Central Committee Roundup
The end of the 18th Party Congress of the Chinese Communist Party (CCP) saw the announcement of a new Central Committee, including 205 full members and 171 alternate members (Xinhua, November 15). Although many of the selections can hardly be considered surprising and mostly served to reify what observers already suspected, the 18th Central Committee probably is most interesting for who it did not include and what did not happen.
Deputy Chief of the General Staff Zhang Qinsheng was dropped from the Central Committee lists, suggesting the persistent rumors this year of his clashes with Hu Jintao and senior military brass were true (New York Times, August 7; South China Morning Post, March 22; Ming Pao [Hong Kong], March 7). Moreover, Zhang also reportedly advocated for what the People’s Liberation Army (PLA) and the CCP call the “three erroneous ideas” of Chinese civil-military relations: “de-politicization, de-party-ification, and nationalization” (jundui feidanghua, feizhengzhihua, guojiahua). Rather than being fired, Zhang probably will serve until he reaches his PLA rank and grade’s retirement age, which will arrive in roughly another year.
Also in the PLA, political commissars General Zhang Haiyang and General Liu Yuan may have been prevented from rising to the Central Military Commission because of their links to the disgraced former Chongqing Party Secretary Bo Xilai (Ming Pao, October 24). Zhang and Luo, however, survived and retained their Central Committee positions presumably for another five years.
Former President Jiang Zemin’s “Three Represents” allowed businessmen into the CCP, co-opting the group of influential citizens most likely to have wherewithal and the eventual motivation to challenge the party’s domination. It always may have been a distant possibility; however, none of the high-flying business leaders participating in the congress claimed a seat on the Central Committee (“18th Party Congress to Showcase Rising Status of Private Business,” China Brief, October 19).
By the numbers, women and ethnic minorities’ representation has fallen from the 17th Central Committee. Previously, 13 women and 15 minorities were full members. The 18th Central Committee has ten and ten. Two women, however, did rise to the Politburo—State Councilor Liu Yandong and Fujian Party Secretary Sun Chunlan—putting more women in that decision-making body since the Cultural Revolution (Xinhua, November 15).
Zhuhai Air Show Highlights Burgeoning Aerospace Industry
The biennial Airshow China, better known as the Zhuhai Air Show, began its ninth rendition on Wednesday and the Aviation Industry Corporation of China (AVIC) officially unveiled 44 new aerospace aircraft products for the first time out of a total of roughly 150 products on display (South China Morning Post, November 14). The air show also demonstrates the rapid progress of China’s technical expertise in the defense industries, particularly in the last two decades.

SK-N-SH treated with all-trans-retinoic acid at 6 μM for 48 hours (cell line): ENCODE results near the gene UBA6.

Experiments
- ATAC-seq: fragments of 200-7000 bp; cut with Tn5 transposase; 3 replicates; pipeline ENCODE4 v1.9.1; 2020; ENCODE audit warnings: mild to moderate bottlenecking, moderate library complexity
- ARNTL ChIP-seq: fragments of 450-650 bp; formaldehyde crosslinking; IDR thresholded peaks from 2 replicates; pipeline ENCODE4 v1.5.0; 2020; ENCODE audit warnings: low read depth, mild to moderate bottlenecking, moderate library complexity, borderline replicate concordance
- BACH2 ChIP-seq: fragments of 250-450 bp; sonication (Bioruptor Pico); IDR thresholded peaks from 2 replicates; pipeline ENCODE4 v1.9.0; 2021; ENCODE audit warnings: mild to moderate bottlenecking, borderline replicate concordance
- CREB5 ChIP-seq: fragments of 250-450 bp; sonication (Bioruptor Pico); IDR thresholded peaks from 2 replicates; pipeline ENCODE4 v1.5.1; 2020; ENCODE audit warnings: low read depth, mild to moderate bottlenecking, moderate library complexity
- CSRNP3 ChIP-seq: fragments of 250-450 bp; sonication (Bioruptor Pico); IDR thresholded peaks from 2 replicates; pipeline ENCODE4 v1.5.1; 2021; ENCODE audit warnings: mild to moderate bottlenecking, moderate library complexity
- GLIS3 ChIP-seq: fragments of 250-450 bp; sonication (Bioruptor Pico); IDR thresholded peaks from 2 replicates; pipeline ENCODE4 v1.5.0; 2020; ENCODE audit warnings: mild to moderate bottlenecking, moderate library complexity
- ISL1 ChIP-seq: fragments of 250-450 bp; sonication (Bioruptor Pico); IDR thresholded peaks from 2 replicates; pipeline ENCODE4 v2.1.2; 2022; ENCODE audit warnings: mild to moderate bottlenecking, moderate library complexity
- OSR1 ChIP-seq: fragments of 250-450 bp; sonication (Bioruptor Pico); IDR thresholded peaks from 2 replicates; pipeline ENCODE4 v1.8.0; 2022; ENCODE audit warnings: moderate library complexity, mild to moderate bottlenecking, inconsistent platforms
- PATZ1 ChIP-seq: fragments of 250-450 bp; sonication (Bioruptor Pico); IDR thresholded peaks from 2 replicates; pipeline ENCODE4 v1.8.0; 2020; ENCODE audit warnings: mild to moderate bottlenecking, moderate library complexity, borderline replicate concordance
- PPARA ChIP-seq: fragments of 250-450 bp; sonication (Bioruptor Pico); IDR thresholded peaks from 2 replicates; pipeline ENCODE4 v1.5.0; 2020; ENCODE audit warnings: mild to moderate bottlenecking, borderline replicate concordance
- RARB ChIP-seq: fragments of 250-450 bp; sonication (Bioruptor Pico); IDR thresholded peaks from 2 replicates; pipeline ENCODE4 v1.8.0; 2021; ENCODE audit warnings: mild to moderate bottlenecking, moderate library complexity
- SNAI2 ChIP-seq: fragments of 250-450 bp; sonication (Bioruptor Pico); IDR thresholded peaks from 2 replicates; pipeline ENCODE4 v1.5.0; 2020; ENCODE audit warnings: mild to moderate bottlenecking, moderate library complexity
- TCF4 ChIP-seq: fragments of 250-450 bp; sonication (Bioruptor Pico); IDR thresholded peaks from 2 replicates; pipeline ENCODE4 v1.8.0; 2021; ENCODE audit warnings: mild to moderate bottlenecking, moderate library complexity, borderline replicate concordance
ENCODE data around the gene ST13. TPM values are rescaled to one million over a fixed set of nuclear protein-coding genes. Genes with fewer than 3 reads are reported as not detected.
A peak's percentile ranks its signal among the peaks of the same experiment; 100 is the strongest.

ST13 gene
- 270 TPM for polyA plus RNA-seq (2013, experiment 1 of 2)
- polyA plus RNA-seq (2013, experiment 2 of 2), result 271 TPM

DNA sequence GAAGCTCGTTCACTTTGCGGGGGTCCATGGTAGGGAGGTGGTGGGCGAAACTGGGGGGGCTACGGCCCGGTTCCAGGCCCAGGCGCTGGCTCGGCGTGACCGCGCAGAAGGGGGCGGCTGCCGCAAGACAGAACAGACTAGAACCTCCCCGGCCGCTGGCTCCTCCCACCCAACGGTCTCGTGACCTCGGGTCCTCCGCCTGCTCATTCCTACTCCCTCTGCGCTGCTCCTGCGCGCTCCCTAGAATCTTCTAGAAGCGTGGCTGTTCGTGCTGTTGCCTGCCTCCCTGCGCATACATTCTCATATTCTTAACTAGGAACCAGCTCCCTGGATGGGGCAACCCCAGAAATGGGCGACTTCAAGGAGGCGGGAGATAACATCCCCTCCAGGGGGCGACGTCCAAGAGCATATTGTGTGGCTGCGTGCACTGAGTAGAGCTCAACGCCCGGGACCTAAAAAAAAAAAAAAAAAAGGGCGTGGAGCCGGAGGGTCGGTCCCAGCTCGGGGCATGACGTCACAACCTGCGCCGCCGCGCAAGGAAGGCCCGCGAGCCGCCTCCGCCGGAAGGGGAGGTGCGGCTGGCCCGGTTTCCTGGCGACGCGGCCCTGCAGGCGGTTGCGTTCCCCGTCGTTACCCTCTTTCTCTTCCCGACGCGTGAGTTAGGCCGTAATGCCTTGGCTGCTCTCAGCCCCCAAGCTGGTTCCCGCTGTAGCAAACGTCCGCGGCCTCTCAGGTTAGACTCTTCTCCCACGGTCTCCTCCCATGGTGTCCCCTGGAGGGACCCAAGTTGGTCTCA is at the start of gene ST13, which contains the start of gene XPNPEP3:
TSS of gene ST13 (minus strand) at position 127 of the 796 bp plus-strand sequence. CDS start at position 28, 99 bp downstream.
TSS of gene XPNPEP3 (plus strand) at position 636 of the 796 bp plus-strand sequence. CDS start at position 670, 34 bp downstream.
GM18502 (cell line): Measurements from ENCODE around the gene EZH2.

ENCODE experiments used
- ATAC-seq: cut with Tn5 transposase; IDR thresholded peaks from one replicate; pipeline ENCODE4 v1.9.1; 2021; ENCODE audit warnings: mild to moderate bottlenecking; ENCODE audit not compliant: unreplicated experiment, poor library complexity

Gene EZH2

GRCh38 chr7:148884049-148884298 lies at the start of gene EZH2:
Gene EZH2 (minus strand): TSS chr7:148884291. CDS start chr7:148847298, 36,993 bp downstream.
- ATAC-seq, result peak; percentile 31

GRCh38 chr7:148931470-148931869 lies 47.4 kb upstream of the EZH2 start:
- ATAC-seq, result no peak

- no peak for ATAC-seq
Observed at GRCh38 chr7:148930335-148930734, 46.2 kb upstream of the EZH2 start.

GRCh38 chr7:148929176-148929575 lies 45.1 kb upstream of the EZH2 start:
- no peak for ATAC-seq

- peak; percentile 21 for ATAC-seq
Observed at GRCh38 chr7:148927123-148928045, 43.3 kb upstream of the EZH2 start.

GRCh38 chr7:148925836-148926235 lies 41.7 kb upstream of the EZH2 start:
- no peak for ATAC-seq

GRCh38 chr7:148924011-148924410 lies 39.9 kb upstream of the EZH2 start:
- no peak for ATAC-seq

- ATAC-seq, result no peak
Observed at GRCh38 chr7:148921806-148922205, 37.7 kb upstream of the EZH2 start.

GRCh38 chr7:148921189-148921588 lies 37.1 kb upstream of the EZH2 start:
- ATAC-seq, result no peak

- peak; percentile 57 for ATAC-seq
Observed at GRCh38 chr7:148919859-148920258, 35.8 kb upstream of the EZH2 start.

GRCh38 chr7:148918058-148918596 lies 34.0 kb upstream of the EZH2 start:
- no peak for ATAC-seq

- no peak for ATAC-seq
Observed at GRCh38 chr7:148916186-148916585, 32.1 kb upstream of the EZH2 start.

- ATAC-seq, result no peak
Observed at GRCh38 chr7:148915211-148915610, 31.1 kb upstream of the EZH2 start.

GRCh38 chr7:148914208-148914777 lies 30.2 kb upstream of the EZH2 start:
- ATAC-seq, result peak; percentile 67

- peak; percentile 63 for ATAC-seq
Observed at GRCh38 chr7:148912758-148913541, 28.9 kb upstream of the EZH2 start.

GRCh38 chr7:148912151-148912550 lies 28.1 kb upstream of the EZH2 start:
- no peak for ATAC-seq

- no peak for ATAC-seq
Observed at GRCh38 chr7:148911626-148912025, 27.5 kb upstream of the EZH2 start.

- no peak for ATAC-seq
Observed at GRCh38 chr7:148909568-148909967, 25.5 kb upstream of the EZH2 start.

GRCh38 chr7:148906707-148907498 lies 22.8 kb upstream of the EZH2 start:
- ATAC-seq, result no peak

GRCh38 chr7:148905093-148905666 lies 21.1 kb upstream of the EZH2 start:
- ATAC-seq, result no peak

One of the more interesting revelations in state media coverage was related to China’s second stealth fighter, the J-31, which recently performed a test flight (Want China Times, November 2). Although attendees of the air show will only see a scale model of the plane, the J-31 may soon be available for greater scrutiny. The former deputy editor of Aviation World said “Currently the only fifth generation fighter available for sale is the F-35 by the [United States]. The J-31 will offer an alternative for non-traditional allies of the [United States],” suggesting the aircraft eventually will be available for international sale (Xinhua, November 13; Global Times, November 12).
AVIC also unveiled the Wing Loong (yilong) unmanned aerial vehicle (UAV), which resembles the U.S. MQ-9 Reaper, based on pictures published in state media. The UAV also carries intelligence sensors and is capable of carrying air-to-ground missiles (China News Service, November 10). This is the latest development to come out of China’s robust UAV development program and appears to be one of the more advanced models of the roughly 40 that are under development (“Civilian UAV Production as a Window to the PLA’s Unmanned Fleet,” China Brief, February 21).
As impressive as some of China’s technical progress has been in aerospace—the transformation of the PLA Air Force from an air defense force to a modern air force is testament to this—AVIC and related organizations still lag in key areas. For example, China’s new aircraft engine, WS-10A Taihang, still may not have displaced Chinese reliance on Russian engines, according to defense expert Andrei Chang (South China Morning Post, November 14). Lastly, if China is incorporating stolen foreign technology in its stealth fighters, UAVs and the also-debuting WZ-10 attack helicopter, then the baseline expertise of China’s engineers is closing rapidly with that of their foreign counterparts.